As I pulled out the paperwork, the room fell silent. Moments later, the bustle of the children barging into the house filled the empty air. Alice introduced everyone: Sam*, 19, was the oldest. He was a husky boy who seemed withdrawn. Tom*, 5, was a ball of energy. With inexhaustible enthusiasm, he launched into a discussion about kindergarten, Spongebob, G.I. Joe, and his love of cookies. Angel*, 3, was the youngest. With a child’s innocence, she bonded with me by crawling into my lap. I soon felt right at home. My moment was cut short, however, by the inevitable questioning I knew I had to begin. Clearing my throat, I remembered how it felt to be on the other side of the table…
After being held in suspense, I finally heard from my father. He said the questions revolved around a federal grand jury investigation in which his name was mentioned. The F.B.I. suspected he was doing something illegal, and they planned to criminally prosecute him. After a four-year investigation filled with questions for my father and family, that’s exactly what happened.
When he went to prison, I remember being jealous of him because at least he was able to escape the stigma of his sentence. I couldn’t; I was labeled as child of the incarcerated. This humiliating label made me the focus of small town gossip, shameful whispers, and looks of disappointment. My father’s incarceration stripped me of my former identity and replaced it with my new self-image drenched in fear and isolation.
As I glanced down at the paperwork, I drifted back to reality. I started with the usual questions: name, telephone number and address. Alice was shooting out answers faster than I could write. When I asked whether she or any of her grandchildren had been convicted of a felony crime, the once verbose Alice turned silent. Quietly, she nodded and answered, “Yes.” We both knew what that meant: she would not be able to visit her daughter. I reached out and gave her a hug. Holding back the tears, she laughed and said, “You are very different from those other prison worker folks.” She had no idea.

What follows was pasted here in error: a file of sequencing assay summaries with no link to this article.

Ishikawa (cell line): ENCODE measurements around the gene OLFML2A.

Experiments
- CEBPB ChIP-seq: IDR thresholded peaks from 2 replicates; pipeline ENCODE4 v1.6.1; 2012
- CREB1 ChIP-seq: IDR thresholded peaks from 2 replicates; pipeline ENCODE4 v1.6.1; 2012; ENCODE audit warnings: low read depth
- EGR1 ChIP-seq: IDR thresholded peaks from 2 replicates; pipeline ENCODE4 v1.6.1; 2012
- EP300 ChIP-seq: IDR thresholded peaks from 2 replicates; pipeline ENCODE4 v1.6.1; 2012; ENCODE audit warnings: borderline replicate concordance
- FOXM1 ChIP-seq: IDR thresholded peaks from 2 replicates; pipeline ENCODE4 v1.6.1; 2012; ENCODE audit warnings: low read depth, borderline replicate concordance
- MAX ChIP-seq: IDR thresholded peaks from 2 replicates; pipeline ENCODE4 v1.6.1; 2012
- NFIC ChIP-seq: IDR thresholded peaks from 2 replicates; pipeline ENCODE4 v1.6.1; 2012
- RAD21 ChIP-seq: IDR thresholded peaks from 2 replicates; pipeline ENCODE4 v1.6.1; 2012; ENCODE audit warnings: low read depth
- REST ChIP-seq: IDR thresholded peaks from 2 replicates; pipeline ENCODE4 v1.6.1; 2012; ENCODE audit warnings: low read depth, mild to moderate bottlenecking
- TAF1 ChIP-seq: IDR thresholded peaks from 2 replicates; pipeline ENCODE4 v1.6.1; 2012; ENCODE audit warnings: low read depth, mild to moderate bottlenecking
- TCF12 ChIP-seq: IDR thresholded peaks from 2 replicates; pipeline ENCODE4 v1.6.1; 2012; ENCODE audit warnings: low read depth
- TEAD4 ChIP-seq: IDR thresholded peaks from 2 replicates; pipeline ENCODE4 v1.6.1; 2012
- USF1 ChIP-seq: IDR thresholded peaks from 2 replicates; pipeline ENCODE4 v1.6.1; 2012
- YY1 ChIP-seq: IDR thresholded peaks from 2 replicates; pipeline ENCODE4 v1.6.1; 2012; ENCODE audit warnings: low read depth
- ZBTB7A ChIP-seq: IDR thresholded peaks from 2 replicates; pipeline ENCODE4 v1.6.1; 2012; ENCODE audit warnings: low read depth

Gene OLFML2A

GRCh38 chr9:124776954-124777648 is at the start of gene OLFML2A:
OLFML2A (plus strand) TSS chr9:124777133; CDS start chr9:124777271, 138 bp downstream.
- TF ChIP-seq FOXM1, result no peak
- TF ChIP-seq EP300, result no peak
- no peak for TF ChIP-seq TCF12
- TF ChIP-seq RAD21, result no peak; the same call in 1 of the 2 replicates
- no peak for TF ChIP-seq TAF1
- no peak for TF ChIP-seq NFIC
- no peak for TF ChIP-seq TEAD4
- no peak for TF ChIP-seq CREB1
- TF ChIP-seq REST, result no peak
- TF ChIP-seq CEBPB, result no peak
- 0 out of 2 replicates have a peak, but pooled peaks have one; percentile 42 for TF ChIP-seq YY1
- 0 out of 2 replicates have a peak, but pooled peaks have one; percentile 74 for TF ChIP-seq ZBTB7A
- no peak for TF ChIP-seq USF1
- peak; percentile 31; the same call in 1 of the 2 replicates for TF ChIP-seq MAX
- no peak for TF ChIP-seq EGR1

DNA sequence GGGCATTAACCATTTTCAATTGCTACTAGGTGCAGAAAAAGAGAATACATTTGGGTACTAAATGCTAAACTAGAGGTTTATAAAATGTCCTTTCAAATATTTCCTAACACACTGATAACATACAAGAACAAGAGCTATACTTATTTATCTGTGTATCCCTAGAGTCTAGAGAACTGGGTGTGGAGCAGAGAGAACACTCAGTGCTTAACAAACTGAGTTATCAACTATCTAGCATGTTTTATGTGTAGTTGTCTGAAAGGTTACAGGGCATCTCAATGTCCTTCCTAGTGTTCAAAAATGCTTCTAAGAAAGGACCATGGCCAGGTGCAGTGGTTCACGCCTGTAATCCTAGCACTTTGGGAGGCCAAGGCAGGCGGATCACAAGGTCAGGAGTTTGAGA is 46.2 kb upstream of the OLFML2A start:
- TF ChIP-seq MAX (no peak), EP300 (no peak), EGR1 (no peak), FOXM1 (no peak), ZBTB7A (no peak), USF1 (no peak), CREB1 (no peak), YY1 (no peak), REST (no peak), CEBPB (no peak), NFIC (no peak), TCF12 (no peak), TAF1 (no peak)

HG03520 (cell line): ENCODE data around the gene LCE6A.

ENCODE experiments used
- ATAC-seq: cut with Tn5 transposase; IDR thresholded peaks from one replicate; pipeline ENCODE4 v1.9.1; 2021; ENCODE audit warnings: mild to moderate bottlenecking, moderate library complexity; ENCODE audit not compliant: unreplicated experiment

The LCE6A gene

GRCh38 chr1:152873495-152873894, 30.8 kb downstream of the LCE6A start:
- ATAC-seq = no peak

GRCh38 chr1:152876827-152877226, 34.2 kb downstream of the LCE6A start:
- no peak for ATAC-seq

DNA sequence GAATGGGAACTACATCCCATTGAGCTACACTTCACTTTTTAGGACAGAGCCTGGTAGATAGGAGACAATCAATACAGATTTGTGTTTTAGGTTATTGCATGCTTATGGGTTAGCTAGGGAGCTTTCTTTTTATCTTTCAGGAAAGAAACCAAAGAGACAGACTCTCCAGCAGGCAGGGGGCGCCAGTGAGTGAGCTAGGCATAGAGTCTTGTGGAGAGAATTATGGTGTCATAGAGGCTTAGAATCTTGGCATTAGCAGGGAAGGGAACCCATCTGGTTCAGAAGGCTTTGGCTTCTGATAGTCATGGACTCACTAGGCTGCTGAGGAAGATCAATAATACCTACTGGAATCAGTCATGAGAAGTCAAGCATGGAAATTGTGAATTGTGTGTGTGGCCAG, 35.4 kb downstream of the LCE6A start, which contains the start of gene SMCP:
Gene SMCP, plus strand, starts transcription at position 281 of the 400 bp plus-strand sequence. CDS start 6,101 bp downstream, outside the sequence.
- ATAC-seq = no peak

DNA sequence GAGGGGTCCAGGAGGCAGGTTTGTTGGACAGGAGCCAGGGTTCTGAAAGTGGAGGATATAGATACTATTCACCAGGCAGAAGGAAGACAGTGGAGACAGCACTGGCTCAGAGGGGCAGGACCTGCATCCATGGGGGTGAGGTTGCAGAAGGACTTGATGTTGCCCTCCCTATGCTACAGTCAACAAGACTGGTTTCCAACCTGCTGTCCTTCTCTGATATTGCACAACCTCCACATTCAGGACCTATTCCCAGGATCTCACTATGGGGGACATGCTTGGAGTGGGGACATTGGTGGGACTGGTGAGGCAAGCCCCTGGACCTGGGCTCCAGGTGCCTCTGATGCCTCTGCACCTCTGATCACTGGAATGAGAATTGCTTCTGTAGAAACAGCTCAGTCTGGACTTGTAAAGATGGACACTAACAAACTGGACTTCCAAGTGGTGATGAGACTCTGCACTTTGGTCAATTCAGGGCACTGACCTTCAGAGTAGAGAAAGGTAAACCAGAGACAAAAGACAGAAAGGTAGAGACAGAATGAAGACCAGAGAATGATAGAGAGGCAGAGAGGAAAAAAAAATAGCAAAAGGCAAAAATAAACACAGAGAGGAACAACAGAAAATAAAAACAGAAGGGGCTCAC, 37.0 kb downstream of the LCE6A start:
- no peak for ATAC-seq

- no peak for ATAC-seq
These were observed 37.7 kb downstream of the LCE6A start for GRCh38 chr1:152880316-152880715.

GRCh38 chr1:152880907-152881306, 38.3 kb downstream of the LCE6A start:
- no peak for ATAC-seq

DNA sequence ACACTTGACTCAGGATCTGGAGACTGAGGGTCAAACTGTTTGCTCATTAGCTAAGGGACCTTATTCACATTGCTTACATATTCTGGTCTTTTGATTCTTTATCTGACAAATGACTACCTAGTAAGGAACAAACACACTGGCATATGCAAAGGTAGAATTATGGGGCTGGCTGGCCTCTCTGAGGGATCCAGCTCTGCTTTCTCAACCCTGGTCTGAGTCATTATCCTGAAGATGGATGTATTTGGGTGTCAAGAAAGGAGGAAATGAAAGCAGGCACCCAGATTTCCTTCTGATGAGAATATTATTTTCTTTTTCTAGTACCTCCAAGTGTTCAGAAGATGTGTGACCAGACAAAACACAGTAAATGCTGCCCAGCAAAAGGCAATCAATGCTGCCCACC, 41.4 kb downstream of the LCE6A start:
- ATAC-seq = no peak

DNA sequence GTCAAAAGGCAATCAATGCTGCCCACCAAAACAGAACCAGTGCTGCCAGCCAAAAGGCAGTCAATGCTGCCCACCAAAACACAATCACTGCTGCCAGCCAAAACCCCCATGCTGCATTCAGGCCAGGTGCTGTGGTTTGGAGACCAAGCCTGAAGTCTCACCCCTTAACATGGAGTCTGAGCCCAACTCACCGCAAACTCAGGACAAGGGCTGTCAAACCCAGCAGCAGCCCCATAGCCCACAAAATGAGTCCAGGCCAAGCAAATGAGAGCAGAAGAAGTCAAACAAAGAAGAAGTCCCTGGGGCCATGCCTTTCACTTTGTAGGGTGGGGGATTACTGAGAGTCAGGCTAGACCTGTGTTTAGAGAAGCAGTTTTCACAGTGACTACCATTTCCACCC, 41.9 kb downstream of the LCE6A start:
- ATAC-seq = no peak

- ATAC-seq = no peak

On the day of the visit, I arranged to have the children ride the bus with me. After a four-hour visit with their mother Vanessa*, the children were worn out from eating hotdogs, playing tag, and braiding their mother’s hair. On the ride back, I had the pleasure of sitting with Angel. Right before she nodded off to sleep, I saw a tear in her eye. As I wiped the tear, my own eyes began to well with emotion. Angel reached over and wiped my tear and it dawned on me that we were not so different from each other. I learned a powerful lesson that day on the bus when Angel said, “Don’t cry Maria, I am here.” For the first time in a long time, I let all the hurtful accusations melt away.
Even though Angel and I parted soon after, her compassionate act will always remain with me. The moment that we shared further solidified my desire to go into this field. She and other children are my motivation for working toward justice for all. As Emerson once said, “Life becomes broken, but some become stronger in the jagged edges.”